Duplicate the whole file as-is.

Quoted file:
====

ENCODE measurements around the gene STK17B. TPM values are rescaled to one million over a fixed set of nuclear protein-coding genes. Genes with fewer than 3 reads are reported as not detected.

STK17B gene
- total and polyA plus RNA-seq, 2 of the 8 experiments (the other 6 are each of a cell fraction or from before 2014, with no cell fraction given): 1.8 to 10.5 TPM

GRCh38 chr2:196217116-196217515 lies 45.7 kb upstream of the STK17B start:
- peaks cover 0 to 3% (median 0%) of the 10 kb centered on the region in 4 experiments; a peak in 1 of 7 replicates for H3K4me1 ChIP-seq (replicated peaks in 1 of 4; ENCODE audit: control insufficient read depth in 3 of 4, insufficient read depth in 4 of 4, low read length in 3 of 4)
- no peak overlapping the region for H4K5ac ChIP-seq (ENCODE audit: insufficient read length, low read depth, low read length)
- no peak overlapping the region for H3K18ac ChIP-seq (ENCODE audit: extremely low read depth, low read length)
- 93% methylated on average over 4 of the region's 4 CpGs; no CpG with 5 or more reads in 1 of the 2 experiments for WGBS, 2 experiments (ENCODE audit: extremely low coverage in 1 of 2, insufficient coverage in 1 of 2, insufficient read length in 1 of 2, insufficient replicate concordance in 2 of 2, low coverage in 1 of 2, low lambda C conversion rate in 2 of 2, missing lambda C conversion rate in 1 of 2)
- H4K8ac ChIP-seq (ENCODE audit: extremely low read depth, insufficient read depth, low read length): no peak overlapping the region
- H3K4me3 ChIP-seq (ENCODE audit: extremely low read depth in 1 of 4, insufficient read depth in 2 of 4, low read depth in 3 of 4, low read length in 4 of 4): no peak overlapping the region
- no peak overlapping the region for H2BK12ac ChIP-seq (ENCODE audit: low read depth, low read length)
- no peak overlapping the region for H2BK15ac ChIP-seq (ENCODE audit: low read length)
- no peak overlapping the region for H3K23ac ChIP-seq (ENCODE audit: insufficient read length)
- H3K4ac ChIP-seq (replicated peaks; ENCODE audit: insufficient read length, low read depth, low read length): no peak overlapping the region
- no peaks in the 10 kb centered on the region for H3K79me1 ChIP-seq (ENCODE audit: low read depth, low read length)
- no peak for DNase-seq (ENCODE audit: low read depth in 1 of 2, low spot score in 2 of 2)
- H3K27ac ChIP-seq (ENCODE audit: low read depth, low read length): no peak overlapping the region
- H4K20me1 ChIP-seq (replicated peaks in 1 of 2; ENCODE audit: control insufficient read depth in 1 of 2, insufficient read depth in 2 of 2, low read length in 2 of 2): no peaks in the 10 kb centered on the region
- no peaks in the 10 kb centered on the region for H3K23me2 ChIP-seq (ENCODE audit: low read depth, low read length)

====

ENCODE measurements around the gene STK17B. TPM values are rescaled to one million over a fixed set of nuclear protein-coding genes. Genes with fewer than 3 reads are reported as not detected.

STK17B gene
- total and polyA plus RNA-seq, 2 of the 8 experiments (the other 6 are each of a cell fraction or from before 2014, with no cell fraction given): 1.8 to 10.5 TPM

GRCh38 chr2:196217116-196217515 lies 45.7 kb upstream of the STK17B start:
- peaks cover 0 to 3% (median 0%) of the 10 kb centered on the region in 4 experiments; a peak in 1 of 7 replicates for H3K4me1 ChIP-seq (replicated peaks in 1 of 4; ENCODE audit: control insufficient read depth in 3 of 4, insufficient read depth in 4 of 4, low read length in 3 of 4)
- no peak overlapping the region for H4K5ac ChIP-seq (ENCODE audit: insufficient read length, low read depth, low read length)
- no peak overlapping the region for H3K18ac ChIP-seq (ENCODE audit: extremely low read depth, low read length)
- 93% methylated on average over 4 of the region's 4 CpGs; no CpG with 5 or more reads in 1 of the 2 experiments for WGBS, 2 experiments (ENCODE audit: extremely low coverage in 1 of 2, insufficient coverage in 1 of 2, insufficient read length in 1 of 2, insufficient replicate concordance in 2 of 2, low coverage in 1 of 2, low lambda C conversion rate in 2 of 2, missing lambda C conversion rate in 1 of 2)
- H4K8ac ChIP-seq (ENCODE audit: extremely low read depth, insufficient read depth, low read length): no peak overlapping the region
- H3K4me3 ChIP-seq (ENCODE audit: extremely low read depth in 1 of 4, insufficient read depth in 2 of 4, low read depth in 3 of 4, low read length in 4 of 4): no peak overlapping the region
- no peak overlapping the region for H2BK12ac ChIP-seq (ENCODE audit: low read depth, low read length)
- no peak overlapping the region for H2BK15ac ChIP-seq (ENCODE audit: low read length)
- no peak overlapping the region for H3K23ac ChIP-seq (ENCODE audit: insufficient read length)
- H3K4ac ChIP-seq (replicated peaks; ENCODE audit: insufficient read length, low read depth, low read length): no peak overlapping the region
- no peaks in the 10 kb centered on the region for H3K79me1 ChIP-seq (ENCODE audit: low read depth, low read length)
- no peak for DNase-seq (ENCODE audit: low read depth in 1 of 2, low spot score in 2 of 2)
- H3K27ac ChIP-seq (ENCODE audit: low read depth, low read length): no peak overlapping the region
- H4K20me1 ChIP-seq (replicated peaks in 1 of 2; ENCODE audit: control insufficient read depth in 1 of 2, insufficient read depth in 2 of 2, low read length in 2 of 2): no peaks in the 10 kb centered on the region
- no peaks in the 10 kb centered on the region for H3K23me2 ChIP-seq (ENCODE audit: low read depth, low read length)